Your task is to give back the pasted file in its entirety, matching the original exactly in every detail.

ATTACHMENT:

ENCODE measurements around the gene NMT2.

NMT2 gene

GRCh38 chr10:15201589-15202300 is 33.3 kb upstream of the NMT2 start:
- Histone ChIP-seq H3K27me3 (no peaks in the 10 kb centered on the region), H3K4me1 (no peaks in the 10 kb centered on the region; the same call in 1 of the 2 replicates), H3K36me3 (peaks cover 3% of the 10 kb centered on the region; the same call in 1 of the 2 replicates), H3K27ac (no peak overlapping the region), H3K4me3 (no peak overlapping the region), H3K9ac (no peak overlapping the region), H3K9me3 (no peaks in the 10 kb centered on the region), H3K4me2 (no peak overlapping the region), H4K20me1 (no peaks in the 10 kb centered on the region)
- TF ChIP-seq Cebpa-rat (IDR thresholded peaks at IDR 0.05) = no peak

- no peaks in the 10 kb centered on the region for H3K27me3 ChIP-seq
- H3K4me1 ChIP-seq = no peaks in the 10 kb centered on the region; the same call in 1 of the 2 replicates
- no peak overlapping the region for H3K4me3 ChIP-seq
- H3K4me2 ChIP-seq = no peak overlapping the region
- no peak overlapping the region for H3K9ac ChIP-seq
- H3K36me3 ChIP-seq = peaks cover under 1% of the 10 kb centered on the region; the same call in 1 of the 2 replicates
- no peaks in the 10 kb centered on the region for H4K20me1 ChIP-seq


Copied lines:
ENCODE measurements around the gene NMT2.

NMT2 gene

GRCh38 chr10:15201589-15202300 is 33.3 kb upstream of the NMT2 start:
- Histone ChIP-seq H3K27me3 (no peaks in the 10 kb centered on the region), H3K4me1 (no peaks in the 10 kb centered on the region; the same call in 1 of the 2 replicates), H3K36me3 (peaks cover 3% of the 10 kb centered on the region; the same call in 1 of the 2 replicates), H3K27ac (no peak overlapping the region), H3K4me3 (no peak overlapping the region), H3K9ac (no peak overlapping the region), H3K9me3 (no peaks in the 10 kb centered on the region), H3K4me2 (no peak overlapping the region), H4K20me1 (no peaks in the 10 kb centered on the region)
- TF ChIP-seq Cebpa-rat (IDR thresholded peaks at IDR 0.05) = no peak

- no peaks in the 10 kb centered on the region for H3K27me3 ChIP-seq
- H3K4me1 ChIP-seq = no peaks in the 10 kb centered on the region; the same call in 1 of the 2 replicates
- no peak overlapping the region for H3K4me3 ChIP-seq
- H3K4me2 ChIP-seq = no peak overlapping the region
- no peak overlapping the region for H3K9ac ChIP-seq
- H3K36me3 ChIP-seq = peaks cover under 1% of the 10 kb centered on the region; the same call in 1 of the 2 replicates
- no peaks in the 10 kb centered on the region for H4K20me1 ChIP-seq